into their bosom] as Isaiah 65:6.Verse 7. - Your iniquities. This is a new sentence, not a continuation of ver. 6, which should be closed by a full stop. It is an incomplete sentence, needing for its completion the repetition of the verb shillamti, "I will recompense." Which have burned incense upon the mountains (see 2 Kings 17:11; Hosea 4:13; Ezekiel 6:13; and comp. Isaiah 57:7). And blasphemed me; rather, reproached me (see Isaiah 37:4, 17, 23, 24). Therefore will I measure their former work; rather, therefore will r, first of all, measure their work into their bosom. The expression, "first of all," prepares the way for the encouraging promises of vers. 8-10. After the people have poured out their heart before Jehovah, He announces what they may expect from Him. But instead of commencing with a promise, as we might anticipate after the foregoing prayer, He begins with reproach and threatening; for although the penitential portion of the community had included the whole nation in their prayer, it was destruction, and not deliverance, which awaited one portion of the nation, and that portion was the greater one. The great mass were in that state of "sin unto death" which defies all intercession (1 John 5:16), because they had so scornfully and obstinately resisted the grace which had been so long and so incessantly offered to them. "I was discernible to those who did not inquire, discoverable by those who did not seek me. I said, 'Here am I, here am I,' to a nation where my name was not called. I spread out my hands all the day to a refractory people, who walked in the way that was not good, after their own thoughts." The lxx (A) render Isaiah 65:1, "I was found by those who did not seek me, I became manifest to those who did not ask for me" (B reverses the order); and in Romans 10:20-21, Paul refers Isaiah 65:1 to the Gentiles, and Isaiah 65:2 to Israel. The former, to whom He has hitherto been strange, enter into fellowship with Him; whilst the latter, to whom He has constantly offered Himself, thrust Him away, and lose His fellowship. Luther accordingly adopts this rendering: "I shall be sought by those who did not ask for me, I shall be found by those who did not seek me. And to the heathen who did not call upon my name, I say, Here am I, here am I." Zwingli, again, observes on Isaiah 65:1, "This is an irresistible testimony to the adoption of the Gentiles." Calvin also follows the apostle's exposition, and observes, that "Paul argues boldly for the calling of the Gentiles on the ground of this passage, and says that Isaiah dared to proclaim and assert that the Gentiles had been called by God, because he announced a greater thing, and announced it more clearly than the reason of those times would bear." Of all the Jewish expositors, where is only one, viz., Gecatilia, who refers v. 1 to the Gentiles; and of all the Christina expositors of modern times, there is only one, viz., Hendewerk, who interprets it in this way, without having been influenced by the quotation made by Paul. Hofman, however, and Stier, feel obliged to follow the apostle's exposition, and endeavour to vindicate it. But we have no sympathy with any such untenable efforts to save the apostle's honour. In Romans 9:25-26, he also quotes Hosea 2:23 and Hosea 2:1 in support of the calling of the Gentiles; whereas he could not have failed to know, that it is the restoration of Israel to favour which is alluded to there. He merely appeals to Hosea 2 in support of the New Testament fact of the calling of the Gentiles, so far as it is in these words of the Old Testament prophet that the fact is most adequately expressed. And according to 1 Peter 2:10, Peter received the same impression from Hosea's words.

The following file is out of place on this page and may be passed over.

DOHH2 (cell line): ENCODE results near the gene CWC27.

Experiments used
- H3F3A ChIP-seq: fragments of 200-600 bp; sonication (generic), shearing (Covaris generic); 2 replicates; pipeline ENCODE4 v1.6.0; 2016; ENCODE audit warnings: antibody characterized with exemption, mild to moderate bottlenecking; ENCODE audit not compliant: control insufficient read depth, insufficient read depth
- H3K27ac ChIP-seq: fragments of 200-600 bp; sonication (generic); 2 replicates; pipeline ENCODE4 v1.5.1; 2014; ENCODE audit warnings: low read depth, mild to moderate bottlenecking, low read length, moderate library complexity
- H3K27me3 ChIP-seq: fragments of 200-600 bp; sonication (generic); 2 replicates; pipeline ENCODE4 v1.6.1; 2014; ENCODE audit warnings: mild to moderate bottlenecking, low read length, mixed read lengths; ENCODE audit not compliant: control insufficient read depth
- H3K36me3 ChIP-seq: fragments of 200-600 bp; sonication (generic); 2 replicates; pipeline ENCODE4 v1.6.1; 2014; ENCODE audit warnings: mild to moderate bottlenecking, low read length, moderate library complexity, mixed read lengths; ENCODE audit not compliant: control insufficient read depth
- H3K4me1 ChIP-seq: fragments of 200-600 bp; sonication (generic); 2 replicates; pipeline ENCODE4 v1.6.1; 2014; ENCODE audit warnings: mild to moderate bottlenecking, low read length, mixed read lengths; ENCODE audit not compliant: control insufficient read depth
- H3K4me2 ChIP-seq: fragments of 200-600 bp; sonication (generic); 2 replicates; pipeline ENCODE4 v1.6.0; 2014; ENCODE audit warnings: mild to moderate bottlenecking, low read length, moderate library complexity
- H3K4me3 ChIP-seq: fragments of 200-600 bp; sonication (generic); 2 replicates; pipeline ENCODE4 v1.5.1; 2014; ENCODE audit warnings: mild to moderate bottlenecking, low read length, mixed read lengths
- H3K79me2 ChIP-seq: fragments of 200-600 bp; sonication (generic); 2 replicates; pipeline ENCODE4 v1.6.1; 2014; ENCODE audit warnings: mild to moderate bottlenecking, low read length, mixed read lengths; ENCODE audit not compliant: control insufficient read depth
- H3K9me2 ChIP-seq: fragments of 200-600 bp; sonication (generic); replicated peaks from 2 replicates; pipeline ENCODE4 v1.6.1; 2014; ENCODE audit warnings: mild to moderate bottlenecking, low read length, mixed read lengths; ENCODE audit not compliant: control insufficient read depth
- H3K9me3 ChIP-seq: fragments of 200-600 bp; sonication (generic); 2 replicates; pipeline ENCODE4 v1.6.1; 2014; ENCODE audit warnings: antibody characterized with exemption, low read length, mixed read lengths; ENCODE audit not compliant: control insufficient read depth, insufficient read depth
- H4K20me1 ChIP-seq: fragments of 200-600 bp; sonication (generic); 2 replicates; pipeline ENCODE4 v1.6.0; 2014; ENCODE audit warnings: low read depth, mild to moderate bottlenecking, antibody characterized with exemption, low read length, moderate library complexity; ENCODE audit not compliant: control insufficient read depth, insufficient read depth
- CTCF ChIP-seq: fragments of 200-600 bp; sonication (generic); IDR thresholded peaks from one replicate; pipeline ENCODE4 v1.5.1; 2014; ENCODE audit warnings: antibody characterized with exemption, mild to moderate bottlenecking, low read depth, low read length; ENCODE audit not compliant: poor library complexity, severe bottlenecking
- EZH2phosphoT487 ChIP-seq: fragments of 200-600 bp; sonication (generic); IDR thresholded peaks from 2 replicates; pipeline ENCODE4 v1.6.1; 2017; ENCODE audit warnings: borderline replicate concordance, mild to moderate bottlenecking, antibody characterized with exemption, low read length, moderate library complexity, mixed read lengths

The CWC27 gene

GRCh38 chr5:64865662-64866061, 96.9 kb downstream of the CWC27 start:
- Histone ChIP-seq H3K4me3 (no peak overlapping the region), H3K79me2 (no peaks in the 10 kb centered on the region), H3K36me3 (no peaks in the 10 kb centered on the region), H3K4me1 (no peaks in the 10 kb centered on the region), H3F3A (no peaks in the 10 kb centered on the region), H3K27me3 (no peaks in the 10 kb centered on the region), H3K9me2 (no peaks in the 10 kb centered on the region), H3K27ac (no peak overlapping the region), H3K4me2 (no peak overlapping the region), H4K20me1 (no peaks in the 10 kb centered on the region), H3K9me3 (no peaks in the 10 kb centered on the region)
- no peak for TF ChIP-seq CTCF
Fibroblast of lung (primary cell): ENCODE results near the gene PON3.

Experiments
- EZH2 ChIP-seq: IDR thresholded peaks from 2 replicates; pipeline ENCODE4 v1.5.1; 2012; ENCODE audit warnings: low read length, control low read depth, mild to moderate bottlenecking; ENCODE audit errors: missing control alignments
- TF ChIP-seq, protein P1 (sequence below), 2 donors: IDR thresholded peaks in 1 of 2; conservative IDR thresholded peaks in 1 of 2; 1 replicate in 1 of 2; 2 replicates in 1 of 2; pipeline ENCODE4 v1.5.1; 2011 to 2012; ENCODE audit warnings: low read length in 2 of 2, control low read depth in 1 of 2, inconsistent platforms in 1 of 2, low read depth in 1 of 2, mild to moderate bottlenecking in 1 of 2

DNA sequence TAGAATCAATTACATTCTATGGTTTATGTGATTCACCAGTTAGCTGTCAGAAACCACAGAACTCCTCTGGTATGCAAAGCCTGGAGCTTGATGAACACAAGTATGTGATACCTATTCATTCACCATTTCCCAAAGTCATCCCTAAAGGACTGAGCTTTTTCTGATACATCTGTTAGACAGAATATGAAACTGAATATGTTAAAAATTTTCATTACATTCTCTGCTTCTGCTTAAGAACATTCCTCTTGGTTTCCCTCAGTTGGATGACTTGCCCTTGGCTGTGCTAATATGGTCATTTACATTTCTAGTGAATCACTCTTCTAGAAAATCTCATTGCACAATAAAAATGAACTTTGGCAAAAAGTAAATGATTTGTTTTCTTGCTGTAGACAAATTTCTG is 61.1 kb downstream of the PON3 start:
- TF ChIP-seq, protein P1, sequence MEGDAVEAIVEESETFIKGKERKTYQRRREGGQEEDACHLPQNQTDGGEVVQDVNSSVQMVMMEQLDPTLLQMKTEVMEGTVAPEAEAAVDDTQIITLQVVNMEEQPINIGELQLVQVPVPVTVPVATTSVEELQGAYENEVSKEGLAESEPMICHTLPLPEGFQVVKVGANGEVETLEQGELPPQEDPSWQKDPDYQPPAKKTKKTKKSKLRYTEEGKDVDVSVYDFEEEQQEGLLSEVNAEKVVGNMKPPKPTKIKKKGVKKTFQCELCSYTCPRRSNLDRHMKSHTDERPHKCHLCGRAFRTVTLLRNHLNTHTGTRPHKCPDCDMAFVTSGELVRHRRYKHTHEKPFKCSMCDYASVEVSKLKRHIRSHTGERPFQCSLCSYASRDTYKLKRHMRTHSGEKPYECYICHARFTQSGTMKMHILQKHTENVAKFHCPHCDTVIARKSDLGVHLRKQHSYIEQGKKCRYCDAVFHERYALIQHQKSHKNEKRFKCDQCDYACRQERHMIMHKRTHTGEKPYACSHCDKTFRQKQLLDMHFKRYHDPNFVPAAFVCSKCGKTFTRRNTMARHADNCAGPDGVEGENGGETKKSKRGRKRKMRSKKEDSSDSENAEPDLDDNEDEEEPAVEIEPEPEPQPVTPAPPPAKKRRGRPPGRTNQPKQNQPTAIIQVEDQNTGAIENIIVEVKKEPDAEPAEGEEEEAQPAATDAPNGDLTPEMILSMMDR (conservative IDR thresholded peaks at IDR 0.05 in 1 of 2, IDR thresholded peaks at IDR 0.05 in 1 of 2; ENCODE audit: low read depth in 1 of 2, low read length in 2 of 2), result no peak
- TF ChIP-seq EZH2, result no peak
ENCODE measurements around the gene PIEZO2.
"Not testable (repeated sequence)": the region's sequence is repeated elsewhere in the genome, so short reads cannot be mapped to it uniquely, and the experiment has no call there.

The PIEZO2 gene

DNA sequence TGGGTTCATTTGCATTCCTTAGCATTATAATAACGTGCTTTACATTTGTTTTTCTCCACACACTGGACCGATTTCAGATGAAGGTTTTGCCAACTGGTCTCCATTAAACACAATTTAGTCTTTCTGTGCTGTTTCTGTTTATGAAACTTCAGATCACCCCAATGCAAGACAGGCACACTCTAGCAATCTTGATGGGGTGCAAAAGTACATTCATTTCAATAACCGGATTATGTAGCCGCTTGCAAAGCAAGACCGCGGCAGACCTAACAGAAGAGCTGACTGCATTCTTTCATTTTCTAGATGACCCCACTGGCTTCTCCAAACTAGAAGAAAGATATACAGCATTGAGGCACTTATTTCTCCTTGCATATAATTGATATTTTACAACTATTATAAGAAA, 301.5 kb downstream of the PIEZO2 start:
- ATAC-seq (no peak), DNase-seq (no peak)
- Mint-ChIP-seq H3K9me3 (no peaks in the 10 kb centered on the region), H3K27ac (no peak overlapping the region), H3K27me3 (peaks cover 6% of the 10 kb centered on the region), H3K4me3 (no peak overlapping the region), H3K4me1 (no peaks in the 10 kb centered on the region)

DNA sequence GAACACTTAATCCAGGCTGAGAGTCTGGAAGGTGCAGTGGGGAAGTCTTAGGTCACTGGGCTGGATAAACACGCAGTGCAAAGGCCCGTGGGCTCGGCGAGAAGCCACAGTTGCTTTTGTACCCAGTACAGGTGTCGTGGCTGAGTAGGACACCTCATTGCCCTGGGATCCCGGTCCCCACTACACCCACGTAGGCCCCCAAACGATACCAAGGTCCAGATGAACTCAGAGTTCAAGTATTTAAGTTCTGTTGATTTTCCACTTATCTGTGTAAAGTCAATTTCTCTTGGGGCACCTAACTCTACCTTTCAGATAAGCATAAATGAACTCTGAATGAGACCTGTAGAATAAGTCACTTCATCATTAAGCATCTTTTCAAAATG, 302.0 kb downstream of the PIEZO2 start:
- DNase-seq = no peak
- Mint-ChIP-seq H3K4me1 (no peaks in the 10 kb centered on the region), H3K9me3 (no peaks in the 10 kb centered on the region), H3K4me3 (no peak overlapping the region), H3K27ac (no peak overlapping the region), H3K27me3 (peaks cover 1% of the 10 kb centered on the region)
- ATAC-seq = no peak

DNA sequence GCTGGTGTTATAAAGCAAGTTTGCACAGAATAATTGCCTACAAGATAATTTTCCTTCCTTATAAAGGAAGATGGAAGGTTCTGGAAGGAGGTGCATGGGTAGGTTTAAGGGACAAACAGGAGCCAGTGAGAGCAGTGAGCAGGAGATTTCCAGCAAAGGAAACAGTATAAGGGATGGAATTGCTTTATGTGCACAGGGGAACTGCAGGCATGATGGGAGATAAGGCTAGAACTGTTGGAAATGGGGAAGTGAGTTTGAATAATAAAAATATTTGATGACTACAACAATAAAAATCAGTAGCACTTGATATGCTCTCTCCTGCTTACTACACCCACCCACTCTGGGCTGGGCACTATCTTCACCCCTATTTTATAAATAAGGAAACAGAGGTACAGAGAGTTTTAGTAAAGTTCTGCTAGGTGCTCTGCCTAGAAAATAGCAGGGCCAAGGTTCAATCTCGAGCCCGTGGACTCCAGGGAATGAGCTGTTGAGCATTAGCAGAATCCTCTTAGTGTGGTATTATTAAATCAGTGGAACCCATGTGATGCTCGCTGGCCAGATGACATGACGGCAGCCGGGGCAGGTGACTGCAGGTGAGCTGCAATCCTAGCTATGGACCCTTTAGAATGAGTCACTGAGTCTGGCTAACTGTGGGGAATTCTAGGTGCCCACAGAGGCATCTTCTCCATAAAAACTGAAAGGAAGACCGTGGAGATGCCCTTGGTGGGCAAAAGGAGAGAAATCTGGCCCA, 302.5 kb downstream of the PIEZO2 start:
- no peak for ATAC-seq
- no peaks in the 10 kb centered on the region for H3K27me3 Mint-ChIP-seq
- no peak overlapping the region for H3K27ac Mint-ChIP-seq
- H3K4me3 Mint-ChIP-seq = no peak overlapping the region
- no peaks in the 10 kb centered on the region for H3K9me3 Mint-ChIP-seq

But with the passage before us it is very different. The apostle shows, by the way in which he applies the Scripture, how he depended in this instance upon the Septuagint translation, which was in his own hands and those of his readers also, and by which the allusion to the Gentiles is naturally suggested, even if not actually demanded. And we may also assume that the apostle himself understood the Hebrew text, with which he, the pupil of Rabban Gamaliel, was of course well acquainted, in the same sense, viz., as relating to the calling of the Gentiles, without being therefore legally bound to adopt the same interpretation. The interchange of גּוי (cf., Isaiah 55:5) and עם; the attribute בשׁים קרא לא, which applies to heathen, and heathen only; the possibility of interpreting Isaiah 65:1-2, in harmony with the context both before and after, if Isaiah 65:1 be taken as referring to the Gentiles, on the supposition that Jehovah is here contrasting His success with the Gentiles and His failure with Israel: all these certainly throw weight into the scale. Nevertheless they are not decisive, if we look at the Hebrew alone, apart altogether from the lxx. For nidrashtı̄ does not mean "I have become manifest;" but, regarded as the so-called niphal tolerativum (according to Ezekiel 14:3; Ezekiel 20:3, Ezekiel 20:31; Ezekiel 36:37), "I permitted myself to be explored or found out;" and consequently נמצאתי, according to Isaiah 55:6, "I let myself be found." And so explained, Isaiah 65:1 stands in a parallel relation to Isaiah 55:6 : Jehovah was searchable, was discoverable (cf., Zephaniah 1:6) to those who asked no questions, and did not seek Him (ללוא equals לא לאשׁר, Ges. 123, 3), i.e., He displayed to Israel the fulness of His nature and the possibility of His fellowship, although they did not bestir themselves or trouble themselves in the least about Him - a view which is confirmed by the fact that Isaiah 65:1 merely refers to offers made to them, and not to results of any kind. Israel, however, is called בשׁמי אל־קרא גוי, not as a nation that was not called by Jehovah's name (which would be expressed by נקרא, Isaiah 43:7; cf., מקראי, κλητός μου, Isaiah 48:12), but as a nation where (supply 'ăsher) Jehovah's name was not invoked (lxx "who called not upon my name"), and therefore as a thoroughly heathenish nation; for which reason we have gōi (lxx ἔθνος) here, and not ‛am (lxx λαός). Israel was estranged from Him, just like the heathen; but He still turned towards them with infinite patience, and (as is added in Isaiah 65:2) with ever open arms of love. He spread out His hands (as a man does to draw another towards him to embrace him) all the day (i.e., continually, cf., Isaiah 28:24) towards an obstinate people, who walked in the way that was not good (cf., Psalm 36:5; Proverbs 16:29; here with the article, which could not be repeated with the adjective, because of the לא), behind their own thoughts. That which led them, and which they followed, was not the will of God, but selfish views and purposes, according to their won hearts' lusts; and yet Jehovah did not let them alone, but they were the constant thought and object of His love, which was ever seeking, alluring, and longing for their salvation.